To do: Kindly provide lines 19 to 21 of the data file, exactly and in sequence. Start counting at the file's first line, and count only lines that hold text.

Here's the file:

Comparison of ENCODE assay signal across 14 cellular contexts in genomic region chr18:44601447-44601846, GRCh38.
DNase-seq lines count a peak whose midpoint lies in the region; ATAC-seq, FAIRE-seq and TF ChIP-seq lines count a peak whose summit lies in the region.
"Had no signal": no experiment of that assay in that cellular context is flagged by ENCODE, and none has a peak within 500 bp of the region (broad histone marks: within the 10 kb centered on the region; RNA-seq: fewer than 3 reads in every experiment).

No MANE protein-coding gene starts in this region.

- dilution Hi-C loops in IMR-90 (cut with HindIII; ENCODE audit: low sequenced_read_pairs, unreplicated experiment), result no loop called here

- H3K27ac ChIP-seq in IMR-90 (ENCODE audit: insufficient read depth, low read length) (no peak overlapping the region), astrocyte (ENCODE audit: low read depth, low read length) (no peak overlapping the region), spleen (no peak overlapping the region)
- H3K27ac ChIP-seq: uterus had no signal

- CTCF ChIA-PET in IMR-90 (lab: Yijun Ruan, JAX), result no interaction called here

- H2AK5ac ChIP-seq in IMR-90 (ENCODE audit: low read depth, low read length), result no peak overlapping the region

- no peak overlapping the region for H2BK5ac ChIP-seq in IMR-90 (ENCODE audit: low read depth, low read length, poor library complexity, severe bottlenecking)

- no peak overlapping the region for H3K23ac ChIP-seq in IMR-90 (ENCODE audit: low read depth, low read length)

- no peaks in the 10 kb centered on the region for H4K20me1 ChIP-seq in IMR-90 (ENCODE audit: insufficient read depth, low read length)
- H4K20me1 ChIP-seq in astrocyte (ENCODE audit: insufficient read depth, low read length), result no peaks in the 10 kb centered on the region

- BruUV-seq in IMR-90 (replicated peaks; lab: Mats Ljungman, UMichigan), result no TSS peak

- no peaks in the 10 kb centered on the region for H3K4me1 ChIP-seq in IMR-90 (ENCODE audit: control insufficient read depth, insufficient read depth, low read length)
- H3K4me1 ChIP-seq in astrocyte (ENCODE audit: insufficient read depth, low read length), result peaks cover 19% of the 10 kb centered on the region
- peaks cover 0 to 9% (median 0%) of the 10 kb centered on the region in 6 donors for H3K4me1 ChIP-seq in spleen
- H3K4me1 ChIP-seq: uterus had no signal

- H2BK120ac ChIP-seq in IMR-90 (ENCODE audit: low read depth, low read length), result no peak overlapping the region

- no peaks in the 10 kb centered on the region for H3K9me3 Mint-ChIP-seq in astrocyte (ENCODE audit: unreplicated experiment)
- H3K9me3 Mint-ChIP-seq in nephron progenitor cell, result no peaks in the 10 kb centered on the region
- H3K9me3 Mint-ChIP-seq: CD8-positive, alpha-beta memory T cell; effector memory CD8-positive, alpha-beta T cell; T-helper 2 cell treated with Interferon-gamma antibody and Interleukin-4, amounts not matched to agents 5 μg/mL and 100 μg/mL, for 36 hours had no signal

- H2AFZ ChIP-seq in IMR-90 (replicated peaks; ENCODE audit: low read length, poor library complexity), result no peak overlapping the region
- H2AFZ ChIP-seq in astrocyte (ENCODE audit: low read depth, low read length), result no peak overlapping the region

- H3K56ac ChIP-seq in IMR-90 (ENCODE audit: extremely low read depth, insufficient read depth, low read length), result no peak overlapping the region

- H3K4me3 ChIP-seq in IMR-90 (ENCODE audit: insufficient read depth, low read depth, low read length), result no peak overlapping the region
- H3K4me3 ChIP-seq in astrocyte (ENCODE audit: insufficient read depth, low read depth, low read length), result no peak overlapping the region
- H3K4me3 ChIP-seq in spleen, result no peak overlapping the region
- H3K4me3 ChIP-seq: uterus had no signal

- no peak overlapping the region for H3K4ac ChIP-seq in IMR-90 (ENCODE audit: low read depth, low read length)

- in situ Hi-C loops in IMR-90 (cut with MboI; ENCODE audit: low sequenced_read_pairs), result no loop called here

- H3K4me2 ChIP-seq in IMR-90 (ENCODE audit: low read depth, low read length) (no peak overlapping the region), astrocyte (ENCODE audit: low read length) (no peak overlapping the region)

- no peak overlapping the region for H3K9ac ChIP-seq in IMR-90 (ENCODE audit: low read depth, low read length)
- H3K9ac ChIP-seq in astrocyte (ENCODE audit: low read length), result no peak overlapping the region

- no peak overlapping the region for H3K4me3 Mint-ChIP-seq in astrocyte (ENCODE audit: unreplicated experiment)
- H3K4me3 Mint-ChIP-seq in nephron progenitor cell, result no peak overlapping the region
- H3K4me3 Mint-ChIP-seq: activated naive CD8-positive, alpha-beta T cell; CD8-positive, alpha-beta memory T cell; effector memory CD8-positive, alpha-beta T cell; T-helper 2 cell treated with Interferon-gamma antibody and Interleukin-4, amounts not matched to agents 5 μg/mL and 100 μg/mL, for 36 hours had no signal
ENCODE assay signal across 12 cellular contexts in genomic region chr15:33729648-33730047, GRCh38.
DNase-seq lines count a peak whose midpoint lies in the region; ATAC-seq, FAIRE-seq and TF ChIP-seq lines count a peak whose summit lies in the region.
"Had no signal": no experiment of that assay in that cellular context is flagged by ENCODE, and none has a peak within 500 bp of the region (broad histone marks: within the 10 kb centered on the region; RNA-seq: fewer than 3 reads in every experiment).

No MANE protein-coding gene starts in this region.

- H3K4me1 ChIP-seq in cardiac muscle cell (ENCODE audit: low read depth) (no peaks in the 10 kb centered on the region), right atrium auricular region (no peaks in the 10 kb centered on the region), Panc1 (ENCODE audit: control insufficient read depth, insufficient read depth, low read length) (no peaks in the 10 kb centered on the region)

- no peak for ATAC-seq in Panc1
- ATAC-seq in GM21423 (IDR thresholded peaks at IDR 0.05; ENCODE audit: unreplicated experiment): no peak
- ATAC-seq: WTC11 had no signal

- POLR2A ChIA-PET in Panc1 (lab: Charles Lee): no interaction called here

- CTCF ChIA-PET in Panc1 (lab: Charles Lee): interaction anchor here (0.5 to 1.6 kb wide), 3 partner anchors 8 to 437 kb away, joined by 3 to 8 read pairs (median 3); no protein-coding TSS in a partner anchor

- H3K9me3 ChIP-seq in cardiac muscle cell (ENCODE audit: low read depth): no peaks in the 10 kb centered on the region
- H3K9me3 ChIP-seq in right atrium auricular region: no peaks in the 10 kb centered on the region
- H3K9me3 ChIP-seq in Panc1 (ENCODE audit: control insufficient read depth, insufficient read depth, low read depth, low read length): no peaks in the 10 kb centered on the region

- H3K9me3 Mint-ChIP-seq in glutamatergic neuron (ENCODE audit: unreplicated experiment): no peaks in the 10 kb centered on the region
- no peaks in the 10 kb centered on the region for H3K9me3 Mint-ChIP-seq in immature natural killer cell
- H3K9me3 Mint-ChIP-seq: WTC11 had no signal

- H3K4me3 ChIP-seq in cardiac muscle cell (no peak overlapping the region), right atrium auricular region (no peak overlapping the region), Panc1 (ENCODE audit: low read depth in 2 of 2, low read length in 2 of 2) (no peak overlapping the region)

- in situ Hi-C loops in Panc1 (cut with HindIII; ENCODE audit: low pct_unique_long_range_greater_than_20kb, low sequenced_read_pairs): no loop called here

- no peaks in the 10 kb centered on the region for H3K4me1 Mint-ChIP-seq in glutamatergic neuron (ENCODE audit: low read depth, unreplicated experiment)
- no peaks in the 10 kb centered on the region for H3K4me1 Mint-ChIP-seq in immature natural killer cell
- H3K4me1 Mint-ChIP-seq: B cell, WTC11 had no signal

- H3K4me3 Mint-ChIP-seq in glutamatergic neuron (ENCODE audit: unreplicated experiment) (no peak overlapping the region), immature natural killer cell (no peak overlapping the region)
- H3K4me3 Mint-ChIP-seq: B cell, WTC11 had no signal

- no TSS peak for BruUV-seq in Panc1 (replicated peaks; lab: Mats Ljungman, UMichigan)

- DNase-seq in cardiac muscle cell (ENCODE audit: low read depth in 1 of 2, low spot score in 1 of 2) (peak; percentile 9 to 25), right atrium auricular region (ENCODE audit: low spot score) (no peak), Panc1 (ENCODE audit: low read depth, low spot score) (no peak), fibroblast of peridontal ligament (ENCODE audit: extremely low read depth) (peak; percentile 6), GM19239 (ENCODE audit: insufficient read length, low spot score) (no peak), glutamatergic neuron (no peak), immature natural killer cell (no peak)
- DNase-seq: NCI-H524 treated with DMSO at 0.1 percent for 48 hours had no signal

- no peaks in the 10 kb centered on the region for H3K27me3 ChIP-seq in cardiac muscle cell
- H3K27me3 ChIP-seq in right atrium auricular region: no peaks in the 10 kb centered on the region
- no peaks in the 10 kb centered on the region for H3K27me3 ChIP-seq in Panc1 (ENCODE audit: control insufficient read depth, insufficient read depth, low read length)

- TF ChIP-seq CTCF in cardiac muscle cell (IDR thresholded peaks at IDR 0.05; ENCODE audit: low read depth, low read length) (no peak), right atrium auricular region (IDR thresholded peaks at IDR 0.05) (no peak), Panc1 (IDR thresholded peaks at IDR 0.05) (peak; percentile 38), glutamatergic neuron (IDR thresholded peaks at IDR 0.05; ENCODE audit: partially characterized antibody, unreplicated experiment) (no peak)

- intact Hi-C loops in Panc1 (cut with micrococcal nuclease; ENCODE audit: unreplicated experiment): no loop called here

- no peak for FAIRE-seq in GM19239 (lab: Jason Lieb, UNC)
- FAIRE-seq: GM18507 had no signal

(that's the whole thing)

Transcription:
- H2BK120ac ChIP-seq in IMR-90 (ENCODE audit: low read depth, low read length), result no peak overlapping the region

- no peaks in the 10 kb centered on the region for H3K9me3 Mint-ChIP-seq in astrocyte (ENCODE audit: unreplicated experiment)
- H3K9me3 Mint-ChIP-seq in nephron progenitor cell, result no peaks in the 10 kb centered on the region